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Strong monotonicity in surplus sharing


  • Eric Friedman



We consider three new axioms for surplus sharing problems. The first is strong monotonicity which says that workers should be rewarded for increases in productivity and the second says that productive workers should receive some compensation. The third requires that the surplus sharing rule should be well defined (and continuous on) the set of threshold functions. We show that none of the standard "equitable" mechanisms satisfy any of these axioms and then present a constructive characterization of mechanisms which do. Using this we construct several new mechanisms. These are the Almost Flat mechanism, the Spread Aumann-Shapley mechanism, and the Spread Serial mechanism, which have many desirable properties. Copyright Springer-Verlag Berlin/Heidelberg 2004

Suggested Citation

  • Eric Friedman, 2004. "Strong monotonicity in surplus sharing," Economic Theory, Springer;Society for the Advancement of Economic Theory (SAET), vol. 23(3), pages 643-658, March.
  • Handle: RePEc:spr:joecth:v:23:y:2004:i:3:p:643-658 DOI: 10.1007/s00199-003-0377-0

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    References listed on IDEAS

    1. Raymond RIEZMAN, 2013. "Customs Unions and the Core," World Scientific Book Chapters,in: International Trade Agreements and Political Economy, chapter 3, pages 33-43 World Scientific Publishing Co. Pte. Ltd..
    2. Jones, Ronald W, 1969. "Tariffs and Trade in General Equilibrium: Comment," American Economic Review, American Economic Association, vol. 59(3), pages 418-424, June.
    3. Kowalczyk, Carsten & Sjostrom, Tomas, 1994. "Bringing GATT into the Core," Economica, London School of Economics and Political Science, vol. 61(243), pages 301-317, August.
    4. Kowalczyk, Carsten & Sjostrom, Tomas, 2000. "Trade as transfers, GATT and the core," Economics Letters, Elsevier, vol. 66(2), pages 163-169, February.
    5. John Kennan & Raymond Riezman, 2013. "Optimal Tariff Equilibria with Customs Unions," World Scientific Book Chapters,in: International Trade Agreements and Political Economy, chapter 5, pages 53-66 World Scientific Publishing Co. Pte. Ltd..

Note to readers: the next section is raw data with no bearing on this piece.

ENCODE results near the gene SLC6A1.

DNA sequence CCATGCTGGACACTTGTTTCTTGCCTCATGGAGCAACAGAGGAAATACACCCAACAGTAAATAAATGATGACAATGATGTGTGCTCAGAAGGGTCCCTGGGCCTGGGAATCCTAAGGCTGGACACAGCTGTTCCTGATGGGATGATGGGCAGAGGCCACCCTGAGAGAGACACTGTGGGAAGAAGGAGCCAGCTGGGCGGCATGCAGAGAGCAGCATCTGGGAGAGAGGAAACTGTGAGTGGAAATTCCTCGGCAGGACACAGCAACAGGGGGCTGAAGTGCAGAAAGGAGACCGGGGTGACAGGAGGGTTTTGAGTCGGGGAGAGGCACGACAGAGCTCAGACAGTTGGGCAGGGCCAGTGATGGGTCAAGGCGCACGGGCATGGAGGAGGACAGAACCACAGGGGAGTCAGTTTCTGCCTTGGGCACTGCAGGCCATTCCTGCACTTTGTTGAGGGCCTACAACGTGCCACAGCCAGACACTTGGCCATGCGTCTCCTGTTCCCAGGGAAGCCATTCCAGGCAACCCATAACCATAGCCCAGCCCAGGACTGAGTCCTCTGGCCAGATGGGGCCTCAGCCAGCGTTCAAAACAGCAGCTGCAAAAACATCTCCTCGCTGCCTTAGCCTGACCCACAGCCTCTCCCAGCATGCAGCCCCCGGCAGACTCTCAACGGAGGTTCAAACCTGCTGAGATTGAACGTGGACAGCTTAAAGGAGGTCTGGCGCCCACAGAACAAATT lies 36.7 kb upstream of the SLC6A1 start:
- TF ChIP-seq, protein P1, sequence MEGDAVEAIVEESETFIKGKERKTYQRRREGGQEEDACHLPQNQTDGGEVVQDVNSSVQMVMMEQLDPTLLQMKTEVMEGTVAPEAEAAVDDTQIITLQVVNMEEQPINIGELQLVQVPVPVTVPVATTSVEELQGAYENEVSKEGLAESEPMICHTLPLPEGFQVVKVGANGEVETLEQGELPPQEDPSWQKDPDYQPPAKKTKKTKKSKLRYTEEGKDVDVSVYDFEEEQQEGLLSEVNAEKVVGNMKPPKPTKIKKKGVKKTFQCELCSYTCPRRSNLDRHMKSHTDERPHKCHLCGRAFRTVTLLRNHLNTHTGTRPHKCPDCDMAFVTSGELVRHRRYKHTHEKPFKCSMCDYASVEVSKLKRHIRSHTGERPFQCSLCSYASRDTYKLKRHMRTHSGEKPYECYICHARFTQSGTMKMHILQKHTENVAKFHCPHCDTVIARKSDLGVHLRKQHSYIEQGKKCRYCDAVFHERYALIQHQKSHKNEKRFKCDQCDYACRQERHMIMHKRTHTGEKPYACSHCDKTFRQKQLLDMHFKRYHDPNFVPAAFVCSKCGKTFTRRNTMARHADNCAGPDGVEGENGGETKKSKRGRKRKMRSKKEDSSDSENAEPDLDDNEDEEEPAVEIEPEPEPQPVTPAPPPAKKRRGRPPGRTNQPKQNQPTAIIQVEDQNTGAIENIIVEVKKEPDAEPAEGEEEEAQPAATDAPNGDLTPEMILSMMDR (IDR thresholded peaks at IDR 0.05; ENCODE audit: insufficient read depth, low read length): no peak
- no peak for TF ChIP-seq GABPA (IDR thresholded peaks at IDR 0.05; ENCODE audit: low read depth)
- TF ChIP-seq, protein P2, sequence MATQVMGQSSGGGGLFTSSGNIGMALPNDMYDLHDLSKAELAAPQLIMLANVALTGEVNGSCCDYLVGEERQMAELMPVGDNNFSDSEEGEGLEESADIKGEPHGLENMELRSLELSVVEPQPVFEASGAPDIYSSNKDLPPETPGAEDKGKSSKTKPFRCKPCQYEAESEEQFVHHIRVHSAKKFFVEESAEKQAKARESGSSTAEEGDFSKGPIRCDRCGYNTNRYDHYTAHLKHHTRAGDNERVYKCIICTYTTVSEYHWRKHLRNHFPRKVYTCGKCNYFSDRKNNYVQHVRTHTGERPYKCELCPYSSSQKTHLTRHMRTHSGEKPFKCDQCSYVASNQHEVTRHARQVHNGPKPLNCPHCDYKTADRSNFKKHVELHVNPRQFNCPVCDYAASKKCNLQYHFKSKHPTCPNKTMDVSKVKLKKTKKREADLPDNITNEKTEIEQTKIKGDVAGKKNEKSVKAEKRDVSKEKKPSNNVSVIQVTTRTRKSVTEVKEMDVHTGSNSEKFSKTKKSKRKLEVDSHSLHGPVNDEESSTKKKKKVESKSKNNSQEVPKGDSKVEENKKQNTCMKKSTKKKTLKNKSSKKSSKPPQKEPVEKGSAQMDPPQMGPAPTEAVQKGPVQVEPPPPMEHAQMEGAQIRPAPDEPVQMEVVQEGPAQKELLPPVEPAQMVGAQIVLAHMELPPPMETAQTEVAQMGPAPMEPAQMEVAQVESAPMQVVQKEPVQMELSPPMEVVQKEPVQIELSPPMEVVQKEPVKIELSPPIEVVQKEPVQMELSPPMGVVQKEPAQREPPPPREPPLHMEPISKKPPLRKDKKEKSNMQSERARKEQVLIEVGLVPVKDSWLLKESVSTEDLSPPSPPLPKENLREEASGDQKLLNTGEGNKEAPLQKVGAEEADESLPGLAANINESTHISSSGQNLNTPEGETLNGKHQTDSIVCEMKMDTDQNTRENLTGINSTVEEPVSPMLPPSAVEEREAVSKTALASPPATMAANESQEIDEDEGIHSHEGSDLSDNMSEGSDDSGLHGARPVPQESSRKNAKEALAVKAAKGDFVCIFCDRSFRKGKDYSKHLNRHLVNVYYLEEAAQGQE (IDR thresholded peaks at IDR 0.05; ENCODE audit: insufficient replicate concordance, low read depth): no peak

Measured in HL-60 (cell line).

6. Earl L. Grinols & Kar-yiu Wong, 1991. "An Exact Measure of Welfare Change," Canadian Journal of Economics, Canadian Economics Association, vol. 24(2), pages 428-449, May.
    7. Carsten Kowalczyk & Raymond Riezman, 2009. "Trade Agreements," CESifo Working Paper Series 2660, CESifo Group Munich.
    8. John Kennan & Raymond Riezman, 2013. "Do Big Countries Win Tariff Wars?," World Scientific Book Chapters,in: International Trade Agreements and Political Economy, chapter 4, pages 45-51 World Scientific Publishing Co. Pte. Ltd..
    9. Kemp, Murray C. & Wan, Henry Jr., 1976. "An elementary proposition concerning the formation of customs unions," Journal of International Economics, Elsevier, vol. 6(1), pages 95-97, February.
    10. Constantinos Syropoulos, 2002. "Optimum Tariffs and Retaliation Revisited: How Country Size Matters," Review of Economic Studies, Oxford University Press, vol. 69(3), pages 707-727.
    11. Bond, Eric W. & Syropoulos, Constantinos, 1996. "The size of trading blocs Market power and world welfare effects," Journal of International Economics, Elsevier, vol. 40(3-4), pages 411-437, May.
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    Cited by:

    1. Leroux, Justin, 2005. "Strategyproof Profit Sharing: A Two-Agent Characterization," Working Papers 2005-04, Rice University, Department of Economics.
    2. Leroux, Justin, 2008. "Profit sharing in unique Nash equilibrium: Characterization in the two-agent case," Games and Economic Behavior, Elsevier, vol. 62(2), pages 558-572, March.
    3. Qiaohai (Joice) Hu & Leroy B. Schwarz & Nelson A. Uhan, 2012. "The Impact of Group Purchasing Organizations on Healthcare-Product Supply Chains," Manufacturing & Service Operations Management, INFORMS, vol. 14(1), pages 7-23, January.
    4. Justin Leroux, 2007. "Cooperative production under diminishing marginal returns: interpreting fixed-path methods," Social Choice and Welfare, Springer;The Society for Social Choice and Welfare, vol. 29(1), pages 35-53, July.


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